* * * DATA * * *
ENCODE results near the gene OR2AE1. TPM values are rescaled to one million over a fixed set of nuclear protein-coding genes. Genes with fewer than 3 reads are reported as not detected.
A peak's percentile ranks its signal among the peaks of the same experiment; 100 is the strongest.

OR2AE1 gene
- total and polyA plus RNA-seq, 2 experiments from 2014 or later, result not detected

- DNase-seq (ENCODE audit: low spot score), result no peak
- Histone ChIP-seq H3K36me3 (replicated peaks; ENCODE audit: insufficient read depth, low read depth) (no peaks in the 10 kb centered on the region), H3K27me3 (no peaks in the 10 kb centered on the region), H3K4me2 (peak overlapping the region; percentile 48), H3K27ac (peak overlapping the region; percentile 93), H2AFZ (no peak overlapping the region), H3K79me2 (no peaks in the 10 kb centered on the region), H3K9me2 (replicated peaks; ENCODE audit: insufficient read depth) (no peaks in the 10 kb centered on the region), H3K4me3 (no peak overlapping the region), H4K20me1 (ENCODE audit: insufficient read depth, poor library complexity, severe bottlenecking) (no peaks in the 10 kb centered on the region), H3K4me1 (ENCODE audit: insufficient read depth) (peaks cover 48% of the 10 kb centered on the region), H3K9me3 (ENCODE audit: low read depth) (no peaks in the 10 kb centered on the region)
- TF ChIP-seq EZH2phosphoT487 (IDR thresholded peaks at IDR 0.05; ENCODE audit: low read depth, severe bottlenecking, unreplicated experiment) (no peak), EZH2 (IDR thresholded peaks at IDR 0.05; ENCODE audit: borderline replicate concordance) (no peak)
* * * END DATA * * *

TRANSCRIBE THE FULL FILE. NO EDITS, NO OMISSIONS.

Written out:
ENCODE results near the gene OR2AE1. TPM values are rescaled to one million over a fixed set of nuclear protein-coding genes. Genes with fewer than 3 reads are reported as not detected.
A peak's percentile ranks its signal among the peaks of the same experiment; 100 is the strongest.

OR2AE1 gene
- total and polyA plus RNA-seq, 2 experiments from 2014 or later, result not detected

- DNase-seq (ENCODE audit: low spot score), result no peak
- Histone ChIP-seq H3K36me3 (replicated peaks; ENCODE audit: insufficient read depth, low read depth) (no peaks in the 10 kb centered on the region), H3K27me3 (no peaks in the 10 kb centered on the region), H3K4me2 (peak overlapping the region; percentile 48), H3K27ac (peak overlapping the region; percentile 93), H2AFZ (no peak overlapping the region), H3K79me2 (no peaks in the 10 kb centered on the region), H3K9me2 (replicated peaks; ENCODE audit: insufficient read depth) (no peaks in the 10 kb centered on the region), H3K4me3 (no peak overlapping the region), H4K20me1 (ENCODE audit: insufficient read depth, poor library complexity, severe bottlenecking) (no peaks in the 10 kb centered on the region), H3K4me1 (ENCODE audit: insufficient read depth) (peaks cover 48% of the 10 kb centered on the region), H3K9me3 (ENCODE audit: low read depth) (no peaks in the 10 kb centered on the region)
- TF ChIP-seq EZH2phosphoT487 (IDR thresholded peaks at IDR 0.05; ENCODE audit: low read depth, severe bottlenecking, unreplicated experiment) (no peak), EZH2 (IDR thresholded peaks at IDR 0.05; ENCODE audit: borderline replicate concordance) (no peak)